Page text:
This month we’re featuring local sights that are lesser-known but which are a must-see in our very opinionated view. In Florence, that means the Davanzati Palace. While it’s certainly not off the beaten track, it’s the type of place that you can walk by a hundred times and not really notice it. From the outside it looks like yet another one of the many Medieval buildings that make up the city center but we’re here to tell you that it is far from ordinary. The interiors of this place, a former private home of a well-heeled merchant family, have been kept intact or been added to for hundreds of years and you can tour it. Its great entry area, dining hall, bedrooms, kitchen, and even bathrooms whisk you back in time in a way no other sight in Florence can. Make sure to visit all the floors as each is special in its own way. We adore the interior frescos that are clearly a precursor to today’s wallpaper, as well as the Sala dei Pappagalli (the room of the parrots.) In addition to the many furnishings from several centuries, the Davanzati also showcases gorgeous old ceramics, and lace from the Renaissance. Be careful to note its seasonal hours because it can close as early as 1:30pm! Details in Clued In Florence.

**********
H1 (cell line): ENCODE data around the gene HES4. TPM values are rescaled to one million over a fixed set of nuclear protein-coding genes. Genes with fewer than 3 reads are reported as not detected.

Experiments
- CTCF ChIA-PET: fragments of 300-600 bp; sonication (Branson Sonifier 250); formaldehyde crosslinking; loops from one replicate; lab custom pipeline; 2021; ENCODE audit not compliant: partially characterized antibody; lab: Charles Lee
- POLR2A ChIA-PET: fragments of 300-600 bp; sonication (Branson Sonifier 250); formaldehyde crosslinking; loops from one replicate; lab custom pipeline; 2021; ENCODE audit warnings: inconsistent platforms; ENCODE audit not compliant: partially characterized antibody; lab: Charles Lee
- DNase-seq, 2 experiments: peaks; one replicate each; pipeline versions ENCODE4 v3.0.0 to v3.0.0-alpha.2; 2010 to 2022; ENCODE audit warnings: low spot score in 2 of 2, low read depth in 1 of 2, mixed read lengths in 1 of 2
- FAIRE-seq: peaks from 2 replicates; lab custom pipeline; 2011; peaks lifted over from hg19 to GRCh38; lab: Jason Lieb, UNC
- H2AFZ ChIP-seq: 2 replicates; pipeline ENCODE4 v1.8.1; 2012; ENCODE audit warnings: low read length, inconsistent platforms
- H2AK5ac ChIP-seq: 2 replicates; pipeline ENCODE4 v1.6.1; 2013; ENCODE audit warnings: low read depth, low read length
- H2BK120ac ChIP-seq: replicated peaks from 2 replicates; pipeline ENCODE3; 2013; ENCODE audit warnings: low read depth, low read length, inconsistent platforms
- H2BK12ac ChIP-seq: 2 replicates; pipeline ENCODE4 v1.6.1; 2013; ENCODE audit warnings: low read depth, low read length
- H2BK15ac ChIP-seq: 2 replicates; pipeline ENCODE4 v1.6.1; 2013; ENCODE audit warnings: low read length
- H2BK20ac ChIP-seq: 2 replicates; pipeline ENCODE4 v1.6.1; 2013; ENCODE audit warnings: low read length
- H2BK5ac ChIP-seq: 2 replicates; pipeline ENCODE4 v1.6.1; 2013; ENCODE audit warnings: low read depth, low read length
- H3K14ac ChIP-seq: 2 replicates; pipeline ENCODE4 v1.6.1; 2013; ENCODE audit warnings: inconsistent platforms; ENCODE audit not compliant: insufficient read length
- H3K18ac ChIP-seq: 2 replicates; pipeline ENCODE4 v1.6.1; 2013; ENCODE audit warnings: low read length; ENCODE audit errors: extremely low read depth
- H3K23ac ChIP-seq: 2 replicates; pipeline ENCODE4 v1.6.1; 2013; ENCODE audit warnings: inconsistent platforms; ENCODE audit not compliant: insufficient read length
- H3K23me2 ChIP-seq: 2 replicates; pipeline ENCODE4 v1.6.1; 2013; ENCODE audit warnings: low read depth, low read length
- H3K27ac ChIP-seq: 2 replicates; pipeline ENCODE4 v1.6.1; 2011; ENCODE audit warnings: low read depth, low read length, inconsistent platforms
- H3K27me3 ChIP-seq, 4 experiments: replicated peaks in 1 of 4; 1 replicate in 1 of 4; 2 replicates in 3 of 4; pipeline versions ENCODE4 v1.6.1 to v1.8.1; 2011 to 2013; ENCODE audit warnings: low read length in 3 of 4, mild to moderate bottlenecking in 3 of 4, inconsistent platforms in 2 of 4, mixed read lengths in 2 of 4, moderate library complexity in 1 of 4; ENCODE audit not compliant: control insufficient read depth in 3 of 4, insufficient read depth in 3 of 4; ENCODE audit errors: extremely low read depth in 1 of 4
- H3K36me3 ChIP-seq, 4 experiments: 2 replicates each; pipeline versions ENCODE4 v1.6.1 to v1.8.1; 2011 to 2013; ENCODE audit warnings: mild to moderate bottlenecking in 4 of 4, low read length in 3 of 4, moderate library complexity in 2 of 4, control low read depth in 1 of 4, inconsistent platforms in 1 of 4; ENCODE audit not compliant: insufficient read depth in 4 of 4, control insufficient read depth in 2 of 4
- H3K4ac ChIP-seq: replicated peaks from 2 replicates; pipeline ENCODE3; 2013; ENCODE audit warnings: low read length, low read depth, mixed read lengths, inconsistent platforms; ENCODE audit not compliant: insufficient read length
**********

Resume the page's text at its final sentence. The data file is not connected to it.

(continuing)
In Focus: Antique Market/ February 2019
If there’s nothing you’d rather do than paw through tables of baubles, frames, and trinkets, then don’t miss Florence’s monthly Antique Market. Starting this month it has a new location, just in front of the city’s lovely Cascine Park, at Piazza Vittorio Veneto. The February dates are February 20 & 21 from 9am to 7pm.
In Focus: Where to shop the sales/ January 2019